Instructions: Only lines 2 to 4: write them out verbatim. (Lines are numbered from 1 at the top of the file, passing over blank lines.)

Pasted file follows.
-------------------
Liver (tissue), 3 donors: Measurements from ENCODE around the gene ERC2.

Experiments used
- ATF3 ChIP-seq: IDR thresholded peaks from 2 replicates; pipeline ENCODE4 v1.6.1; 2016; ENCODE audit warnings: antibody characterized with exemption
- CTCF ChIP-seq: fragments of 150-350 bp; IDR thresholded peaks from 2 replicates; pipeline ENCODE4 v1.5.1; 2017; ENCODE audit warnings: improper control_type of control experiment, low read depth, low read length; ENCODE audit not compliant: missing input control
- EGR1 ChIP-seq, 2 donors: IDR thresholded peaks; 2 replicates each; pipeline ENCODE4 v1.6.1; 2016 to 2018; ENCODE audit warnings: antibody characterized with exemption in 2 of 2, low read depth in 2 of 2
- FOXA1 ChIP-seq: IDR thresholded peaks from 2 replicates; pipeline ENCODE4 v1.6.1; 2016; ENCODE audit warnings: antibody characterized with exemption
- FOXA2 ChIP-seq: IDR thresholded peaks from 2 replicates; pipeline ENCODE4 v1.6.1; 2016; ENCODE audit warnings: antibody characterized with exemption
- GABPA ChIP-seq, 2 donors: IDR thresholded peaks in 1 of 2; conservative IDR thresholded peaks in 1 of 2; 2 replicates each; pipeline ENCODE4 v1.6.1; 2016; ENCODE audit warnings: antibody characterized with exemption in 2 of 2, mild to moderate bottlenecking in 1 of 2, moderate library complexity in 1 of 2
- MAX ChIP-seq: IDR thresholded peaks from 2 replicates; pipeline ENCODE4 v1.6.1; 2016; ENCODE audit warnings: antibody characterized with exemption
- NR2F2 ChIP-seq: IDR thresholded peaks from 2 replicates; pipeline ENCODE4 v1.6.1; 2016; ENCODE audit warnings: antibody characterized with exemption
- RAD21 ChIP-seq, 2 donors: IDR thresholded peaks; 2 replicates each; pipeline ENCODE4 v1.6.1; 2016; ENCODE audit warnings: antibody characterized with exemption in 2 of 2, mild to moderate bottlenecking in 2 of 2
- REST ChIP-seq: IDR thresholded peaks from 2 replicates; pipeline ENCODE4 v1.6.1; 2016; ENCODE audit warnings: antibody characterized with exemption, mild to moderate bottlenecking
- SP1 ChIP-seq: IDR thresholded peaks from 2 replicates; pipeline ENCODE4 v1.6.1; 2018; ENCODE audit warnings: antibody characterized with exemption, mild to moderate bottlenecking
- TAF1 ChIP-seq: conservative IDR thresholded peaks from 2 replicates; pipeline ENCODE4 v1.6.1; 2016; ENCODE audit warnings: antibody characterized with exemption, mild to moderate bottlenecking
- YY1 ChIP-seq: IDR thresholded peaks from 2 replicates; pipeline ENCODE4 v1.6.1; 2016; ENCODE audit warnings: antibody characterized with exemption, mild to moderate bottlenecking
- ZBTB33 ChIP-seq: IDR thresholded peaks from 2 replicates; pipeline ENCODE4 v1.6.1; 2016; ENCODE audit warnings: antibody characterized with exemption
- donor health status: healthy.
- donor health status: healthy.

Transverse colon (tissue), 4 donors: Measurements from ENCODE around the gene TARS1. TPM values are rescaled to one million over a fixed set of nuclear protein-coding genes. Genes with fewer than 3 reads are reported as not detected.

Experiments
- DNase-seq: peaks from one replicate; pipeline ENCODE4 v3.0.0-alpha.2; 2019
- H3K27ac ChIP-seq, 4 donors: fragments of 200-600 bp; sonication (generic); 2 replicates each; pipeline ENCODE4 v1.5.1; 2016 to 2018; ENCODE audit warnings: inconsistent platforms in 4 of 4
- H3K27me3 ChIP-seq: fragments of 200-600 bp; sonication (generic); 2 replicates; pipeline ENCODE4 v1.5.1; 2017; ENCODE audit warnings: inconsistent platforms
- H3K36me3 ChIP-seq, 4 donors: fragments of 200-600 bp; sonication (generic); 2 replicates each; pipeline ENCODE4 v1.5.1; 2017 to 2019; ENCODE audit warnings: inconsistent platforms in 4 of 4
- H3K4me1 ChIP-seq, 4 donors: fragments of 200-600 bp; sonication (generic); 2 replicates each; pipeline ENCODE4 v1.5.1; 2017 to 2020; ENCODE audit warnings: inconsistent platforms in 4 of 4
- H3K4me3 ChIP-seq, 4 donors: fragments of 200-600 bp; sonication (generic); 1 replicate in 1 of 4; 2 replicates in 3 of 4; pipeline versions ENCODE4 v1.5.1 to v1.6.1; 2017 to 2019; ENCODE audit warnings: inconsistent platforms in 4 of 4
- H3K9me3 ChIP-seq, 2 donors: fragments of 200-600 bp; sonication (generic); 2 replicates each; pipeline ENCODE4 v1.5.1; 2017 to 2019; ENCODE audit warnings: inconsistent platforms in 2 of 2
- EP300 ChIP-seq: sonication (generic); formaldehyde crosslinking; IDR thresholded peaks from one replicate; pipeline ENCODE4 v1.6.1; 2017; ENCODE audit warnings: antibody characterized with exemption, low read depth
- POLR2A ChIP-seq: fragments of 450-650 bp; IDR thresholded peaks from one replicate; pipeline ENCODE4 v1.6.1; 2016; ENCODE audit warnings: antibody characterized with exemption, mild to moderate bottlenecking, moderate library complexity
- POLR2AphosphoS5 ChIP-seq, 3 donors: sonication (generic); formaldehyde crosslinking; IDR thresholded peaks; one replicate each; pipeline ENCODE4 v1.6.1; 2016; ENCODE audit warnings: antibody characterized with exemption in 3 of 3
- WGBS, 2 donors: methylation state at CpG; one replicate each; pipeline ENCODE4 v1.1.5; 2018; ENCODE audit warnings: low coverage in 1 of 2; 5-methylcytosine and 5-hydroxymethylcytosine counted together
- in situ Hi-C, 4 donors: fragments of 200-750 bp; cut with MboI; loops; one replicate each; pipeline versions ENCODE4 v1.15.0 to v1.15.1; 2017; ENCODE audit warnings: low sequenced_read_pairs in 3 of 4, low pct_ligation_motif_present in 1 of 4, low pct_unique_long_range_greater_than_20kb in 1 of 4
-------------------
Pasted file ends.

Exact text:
Experiments used
- ATF3 ChIP-seq: IDR thresholded peaks from 2 replicates; pipeline ENCODE4 v1.6.1; 2016; ENCODE audit warnings: antibody characterized with exemption
- CTCF ChIP-seq: fragments of 150-350 bp; IDR thresholded peaks from 2 replicates; pipeline ENCODE4 v1.5.1; 2017; ENCODE audit warnings: improper control_type of control experiment, low read depth, low read length; ENCODE audit not compliant: missing input control